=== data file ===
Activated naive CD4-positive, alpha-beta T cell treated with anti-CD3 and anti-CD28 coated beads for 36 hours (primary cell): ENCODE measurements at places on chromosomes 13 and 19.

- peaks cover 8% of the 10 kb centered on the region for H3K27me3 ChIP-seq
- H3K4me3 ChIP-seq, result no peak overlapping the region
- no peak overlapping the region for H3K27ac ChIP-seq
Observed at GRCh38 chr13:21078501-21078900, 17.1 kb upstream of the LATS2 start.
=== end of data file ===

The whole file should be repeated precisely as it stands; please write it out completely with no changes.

Activated naive CD4-positive, alpha-beta T cell treated with anti-CD3 and anti-CD28 coated beads for 36 hours (primary cell): ENCODE measurements at places on chromosomes 13 and 19.

- peaks cover 8% of the 10 kb centered on the region for H3K27me3 ChIP-seq
- H3K4me3 ChIP-seq, result no peak overlapping the region
- no peak overlapping the region for H3K27ac ChIP-seq
Observed at GRCh38 chr13:21078501-21078900, 17.1 kb upstream of the LATS2 start.